At least 3 days a week I find myself in a steel storage building in the middle of an amalgamation of rusty iron plates, sharp knurled barbells, and a delightful assortment of strongman implements. And for those three days I press, lift, push, pull and squat myself to a special kind of exhaustion that rids me of most nervous compulsions and gives me a clarity that would gain the envy of a Buhddist monk. In the southern summer heat I sweat gallons, soaking through t-shirts, drinking water by the quart, in humidity so hot and thick it feels like you're breathing the air rising from a boiling pot of stew. It is a self flagellation that makes pain a welcome companion and deep muscle soreness seem normal. I love it. And one of the more benificial by products of such torture is the accumulation of useful skelatal muscle, and the curious notion that maybe being a father, husband, provider, and protector is not the anxiety riddled task men of weaker substance can portray it to be.  When you push yourself to your limits, and exceed them, it can give you strength to meet the demands of daily life with vigor, and have enough gas left in the tank to serve your family and neighbors the way God intended.

I've often said that if the monotonous daily grind (ie. wake up, go to work, come home, deal with kids, watch TV, go to bed) is the most strenuous challenge you face during any given week, you will find yourself neither physically or emotionally capable of handling life when one of it's severe stresses comes knocking at your door, or when you need to change a flat, move a piano, cut down a tree, or prove yourself physically competent in the chores of fatherhood.

Perhaps it is my heavy sense of nostalgia, or maybe I was just born 30 years too late, but, for men in the digital age, physical culture is a lost art. Becomming technically proficient in regard to strength has been replaced with searching for shortcuts to look good in an Under Armour t-shirt. Basic nutritional principles in regard to muscle growth have been substituted with scouring the shelves of GNC for the magic elixir that will replace the hard work and caloric intake needed to develop muscularity. The old time sportsmen are going away, they are drowning in an ocean of faux-hawks, tribal tattoos and flat billed caps... All show, no go...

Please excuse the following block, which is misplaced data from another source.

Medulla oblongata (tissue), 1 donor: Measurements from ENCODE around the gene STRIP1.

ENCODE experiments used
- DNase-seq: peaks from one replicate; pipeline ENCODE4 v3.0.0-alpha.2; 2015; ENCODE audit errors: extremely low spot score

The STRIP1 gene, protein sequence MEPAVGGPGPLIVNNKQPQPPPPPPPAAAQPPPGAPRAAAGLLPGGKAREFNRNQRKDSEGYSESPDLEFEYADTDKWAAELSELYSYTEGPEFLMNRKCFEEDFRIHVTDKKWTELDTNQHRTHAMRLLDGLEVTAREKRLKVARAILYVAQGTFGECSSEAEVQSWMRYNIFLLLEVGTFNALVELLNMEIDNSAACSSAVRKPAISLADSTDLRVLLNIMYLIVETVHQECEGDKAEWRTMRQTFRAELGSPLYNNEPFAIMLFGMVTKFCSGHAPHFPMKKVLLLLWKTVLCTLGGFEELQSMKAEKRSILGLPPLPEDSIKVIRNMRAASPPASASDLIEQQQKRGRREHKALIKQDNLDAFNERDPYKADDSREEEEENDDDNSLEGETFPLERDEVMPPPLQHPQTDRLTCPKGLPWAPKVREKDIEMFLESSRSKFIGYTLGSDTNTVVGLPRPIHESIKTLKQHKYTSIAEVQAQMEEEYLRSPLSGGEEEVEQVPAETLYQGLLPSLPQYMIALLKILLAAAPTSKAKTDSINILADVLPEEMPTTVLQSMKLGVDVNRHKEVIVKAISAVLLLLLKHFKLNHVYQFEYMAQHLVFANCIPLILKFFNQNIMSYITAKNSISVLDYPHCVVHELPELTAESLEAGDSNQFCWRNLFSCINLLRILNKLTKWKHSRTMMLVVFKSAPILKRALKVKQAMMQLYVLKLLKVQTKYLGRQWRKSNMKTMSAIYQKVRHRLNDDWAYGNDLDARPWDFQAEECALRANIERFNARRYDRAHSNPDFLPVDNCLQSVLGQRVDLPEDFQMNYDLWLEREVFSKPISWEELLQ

So, fathers and husbands, buy your clothes at Tractor Supply, tear off a callous gripping a heavy barbell, gain 20lbs., eat a steak and be the kind of father that your daughters are afraid to introduce potential suitors too. Don't flee from life's discomforts or, especially, it's responsibilities, but engage in some form of basic training and prepare yourself for the challenges ahead. Explore the fundamental physical activity of strength training, pick up something heavy, and get some stuff out of the basement.  It will clear your head, strengthen your hands, and make what is required of you feel like a lighter load to bear.

Be good men, be strong men, the world needs you.

Saturday, February 11, 2012

Christmas In Dixie

My childhood home on Christmas Eve, and my the Buck my dad shot in 1999 (8 point, 230lbs.)